15-year-old Israeli killed on Egyptian border
Victim, shot while carrying out reinforcement work on the security fence between Israel and Egypt, succumbs to wounds sustained after an Egyptian border policeman allegedly opened fire in an apparent misunderstanding; Israeli investigation rules out potential terror attack and border smuggling as cause of gunshots; victim's father holds IDF responsible.
A 15-year-old contractor working for the defense ministry was killed Tuesday afternoon after sustaining at least one gunshot wound while carrying out reinforcement work on the fence on the Israel-Egypt border.
The fire appears to have emanated from Egyptian territory, and hit in the Mt. Harif area of the Israeli Negev. A joint investigation carried out by IDF officers and their counterparts in Egypt revealed that the victim, later identified as Nimer Bassem Abu Amar from the Bedouin town of Lakiya, had been accidentally shot for reasons which remain unclear.
Attempts by medics to save the Abu Amar were ultimately to no avail as he succumbed to his wounds while being evacuated to the Soroka Medical Center in Beer Sheva.
Initial assessments indicated the gunshots came not as a result of an attack but rather as a result of a misunderstanding which ensued, according to a reported quote by Egyptian security officials, following an exchange of fire between Egyptian border police with a drug smuggler on the border.
However, Israel later categorically ruled out the possibility that a terror attack or a smuggling attempt on the border had led to the shots. Moreover, it later emerged that the fatal shot had been fired by an Egyptian likely from the border police stationed at the usually calm border.
Further details of the ongoing investigation appeared to confirm that the circumstances surrounding the incident were accidental. Abu Amar was reported to have been standing inside an enclave on the Israeli side of the fence in the Mt. Harif area as part of routine fence reinforcement work which was coordinated in advance between the Egyptian and Israeli militaries.
Mistakenly believing that Abu Amar was a suspect inside Egyptian territory, the Egyptian security forces opened fire. An escalation of violence was averted by dint of the fact that IDF soldiers stationed at the scene understood that the shots resulted from confusion.
Commenting on the incident, Abu Amar's father, Bassem said that he held the IDF fully accountable, citing its failure to provide protection during the work.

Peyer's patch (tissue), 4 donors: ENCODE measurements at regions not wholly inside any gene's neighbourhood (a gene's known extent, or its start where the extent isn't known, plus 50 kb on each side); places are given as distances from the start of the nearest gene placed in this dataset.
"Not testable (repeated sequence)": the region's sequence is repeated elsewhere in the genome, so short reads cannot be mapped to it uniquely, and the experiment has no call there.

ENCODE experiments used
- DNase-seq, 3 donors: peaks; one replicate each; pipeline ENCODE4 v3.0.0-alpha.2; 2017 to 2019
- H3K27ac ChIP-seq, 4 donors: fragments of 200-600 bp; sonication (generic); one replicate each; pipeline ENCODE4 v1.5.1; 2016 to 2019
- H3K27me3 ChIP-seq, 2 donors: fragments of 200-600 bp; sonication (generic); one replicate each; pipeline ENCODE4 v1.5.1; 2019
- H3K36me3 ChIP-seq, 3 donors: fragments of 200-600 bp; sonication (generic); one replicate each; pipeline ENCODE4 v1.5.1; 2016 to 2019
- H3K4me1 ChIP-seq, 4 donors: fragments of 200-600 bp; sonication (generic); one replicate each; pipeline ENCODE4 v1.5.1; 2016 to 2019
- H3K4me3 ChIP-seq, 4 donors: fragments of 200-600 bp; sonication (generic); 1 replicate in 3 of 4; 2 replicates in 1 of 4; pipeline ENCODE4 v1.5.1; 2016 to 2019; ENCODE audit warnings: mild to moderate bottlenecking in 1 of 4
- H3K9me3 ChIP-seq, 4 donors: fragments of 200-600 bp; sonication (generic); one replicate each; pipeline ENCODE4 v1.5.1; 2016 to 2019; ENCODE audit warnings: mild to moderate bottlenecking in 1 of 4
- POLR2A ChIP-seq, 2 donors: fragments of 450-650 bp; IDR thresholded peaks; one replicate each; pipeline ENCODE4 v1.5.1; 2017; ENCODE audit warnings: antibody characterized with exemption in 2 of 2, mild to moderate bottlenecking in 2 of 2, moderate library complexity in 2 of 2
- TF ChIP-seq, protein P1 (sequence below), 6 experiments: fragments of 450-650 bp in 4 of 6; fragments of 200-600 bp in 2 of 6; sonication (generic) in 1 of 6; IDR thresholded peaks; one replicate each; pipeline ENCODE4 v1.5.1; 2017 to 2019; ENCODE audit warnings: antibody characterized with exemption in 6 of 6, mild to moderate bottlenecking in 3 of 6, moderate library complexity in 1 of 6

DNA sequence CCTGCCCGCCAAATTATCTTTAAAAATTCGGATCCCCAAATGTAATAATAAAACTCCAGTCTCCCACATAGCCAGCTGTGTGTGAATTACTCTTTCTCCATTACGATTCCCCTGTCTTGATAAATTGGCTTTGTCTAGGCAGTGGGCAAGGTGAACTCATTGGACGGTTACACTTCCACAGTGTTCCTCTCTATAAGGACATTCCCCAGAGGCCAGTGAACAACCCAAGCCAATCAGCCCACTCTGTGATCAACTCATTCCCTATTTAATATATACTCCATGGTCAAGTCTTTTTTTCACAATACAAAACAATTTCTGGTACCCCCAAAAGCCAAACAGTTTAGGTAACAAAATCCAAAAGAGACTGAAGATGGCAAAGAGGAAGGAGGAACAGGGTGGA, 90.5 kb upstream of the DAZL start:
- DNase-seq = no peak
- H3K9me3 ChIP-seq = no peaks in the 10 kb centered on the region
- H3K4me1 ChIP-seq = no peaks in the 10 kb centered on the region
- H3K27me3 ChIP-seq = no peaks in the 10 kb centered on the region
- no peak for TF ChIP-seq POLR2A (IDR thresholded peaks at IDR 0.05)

"I blame the Defense Ministry for the death of my son. There was no security by the IDF for the workers during the work," he said. "The soldiers left and only returned after they heard bursts of gunfire, and even then they did not respond."
Abu Amar’s father also said that his son had been working on the site for a number of days and arrived at the spot of the incident “in order to make a cup of coffee” for his fellow workers, all of whom are from the same family.
“My family took him to the crossing...A lot more people could have died. Where is the prime minister? Where is the defense minister? It is very simple. The army abandoned those who were working there.” The father added that he did not blame the co-workers for taking his son to the site.
The family’s anger was further exacerbated by the fact that no representative from the defense ministry or the IDF, it was reported, attended the mourning tent to console the begrieved family.
MK Omer Bar-Lev (Zionist Union) heaped criticism on the government for employing children into the ranks of the defense ministry. “It is shocking that the defense ministry employs children. The defense ministry is far too big to try and hide behind the private contractor that employs 15 year olds,” he said. "I intend to initiate an urgent discussion in the Foreign Affairs and Defense Committee at the beginning of the winter session next week.”
He also stated that the defense ministry had an obligation to recognize Abu Amar as a fallen defense ministry employee and to attend the meeting.
Route 10, which runs along the border, has been closed to traffic since a terror attack which occurred there in 2011. It was opened to traffic during the Sukkot holiday, but has since been closed again.
The fence—made up of steel, electric detection cables and barbed wire—which runs the length of the Israel-Egypt border, has been instrumental in stemming the flow of drug traffickers, terrorists, and illegal immigrants infiltrating into Israel.